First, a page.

The overwhelming number of private international students was clearly on the minds of immigration policymakers. When an immigration policy review took place in late 1973, the first topic was private overseas students, as they allegedly cost $3.5m a year more than the fees paid* (* – they acknowledged that this figure was unpublished).[6]

Why were so many policymakers eager to cut down the number of international students? At this time, international students were partially supported by the government (and therefore taxpayer money) and appeared not to contribute to society. The incoming Asian students were also seen as a ‘threat’: studying was a potential route to permanent residency during a time when immigration laws made it extremely difficult for non-Europeans to become residents, hence the former Minister of Immigration’s unfounded claims of “marriages of conveniences”.


Majulah! (Onward!)[7]

The Auckland Malaysian-Singaporean Students Association (AMSSA) once again stepped up and took action. Along with the National Overseas Students Action Committee (NOSAC) and other committees around New Zealand, they organised a Day of Action on June 15th, 1979.[8] When Deputy Prime Minister Brian Talboys showed up on the University of Auckland campus that day to open a new department, he was met with protestors who waved signs and tried to hand him a petition.[9] Students also took to Queen Street, protesting the increase in fees.[10] This Malaysian student described their experience in the protest:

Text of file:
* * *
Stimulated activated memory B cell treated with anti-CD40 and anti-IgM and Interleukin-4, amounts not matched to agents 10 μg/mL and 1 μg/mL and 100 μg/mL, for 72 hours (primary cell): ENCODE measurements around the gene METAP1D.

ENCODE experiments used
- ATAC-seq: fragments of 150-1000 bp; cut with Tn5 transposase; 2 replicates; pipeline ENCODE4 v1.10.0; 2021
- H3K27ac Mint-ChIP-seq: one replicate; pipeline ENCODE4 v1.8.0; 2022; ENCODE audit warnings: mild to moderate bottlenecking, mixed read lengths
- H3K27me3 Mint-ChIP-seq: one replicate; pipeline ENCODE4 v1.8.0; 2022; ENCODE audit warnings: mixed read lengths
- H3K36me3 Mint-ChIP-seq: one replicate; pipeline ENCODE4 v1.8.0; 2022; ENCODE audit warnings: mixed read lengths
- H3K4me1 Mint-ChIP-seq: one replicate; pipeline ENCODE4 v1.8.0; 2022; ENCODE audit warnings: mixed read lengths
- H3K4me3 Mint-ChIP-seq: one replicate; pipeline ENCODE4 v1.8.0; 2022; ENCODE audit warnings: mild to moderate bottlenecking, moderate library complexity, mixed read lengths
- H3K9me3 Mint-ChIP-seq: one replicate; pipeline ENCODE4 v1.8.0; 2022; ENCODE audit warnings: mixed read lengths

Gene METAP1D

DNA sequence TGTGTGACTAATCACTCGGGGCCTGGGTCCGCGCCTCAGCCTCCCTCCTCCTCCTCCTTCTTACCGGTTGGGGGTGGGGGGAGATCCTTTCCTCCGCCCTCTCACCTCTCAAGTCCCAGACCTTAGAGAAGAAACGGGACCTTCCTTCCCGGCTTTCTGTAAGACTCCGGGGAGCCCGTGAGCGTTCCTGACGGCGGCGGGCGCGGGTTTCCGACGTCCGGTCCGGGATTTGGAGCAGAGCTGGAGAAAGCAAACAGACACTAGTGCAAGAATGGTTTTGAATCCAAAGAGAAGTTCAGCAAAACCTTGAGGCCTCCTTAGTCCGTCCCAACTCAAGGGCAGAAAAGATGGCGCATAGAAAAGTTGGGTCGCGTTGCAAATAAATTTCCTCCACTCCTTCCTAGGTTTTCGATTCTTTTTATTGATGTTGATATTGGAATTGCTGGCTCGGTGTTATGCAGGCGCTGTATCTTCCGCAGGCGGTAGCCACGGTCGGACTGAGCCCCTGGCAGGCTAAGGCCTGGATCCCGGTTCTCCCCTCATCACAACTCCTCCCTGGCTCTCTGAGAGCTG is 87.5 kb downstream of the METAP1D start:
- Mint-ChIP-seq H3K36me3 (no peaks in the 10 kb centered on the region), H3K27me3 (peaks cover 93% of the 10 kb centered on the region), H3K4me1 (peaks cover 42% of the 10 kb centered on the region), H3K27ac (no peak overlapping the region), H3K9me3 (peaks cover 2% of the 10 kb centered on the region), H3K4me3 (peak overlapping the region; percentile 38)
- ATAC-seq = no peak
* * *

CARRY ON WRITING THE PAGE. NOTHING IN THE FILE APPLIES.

“As we marched down Queen Street I was moved to see its immediate result apart from the large turn-out. The people walking along Queen Street stopped to look at the placards and banners. Those with cameras took candid shots. T.V. crews were filming the event for their news item while radio reporters taped down the students’ reactions.”[11]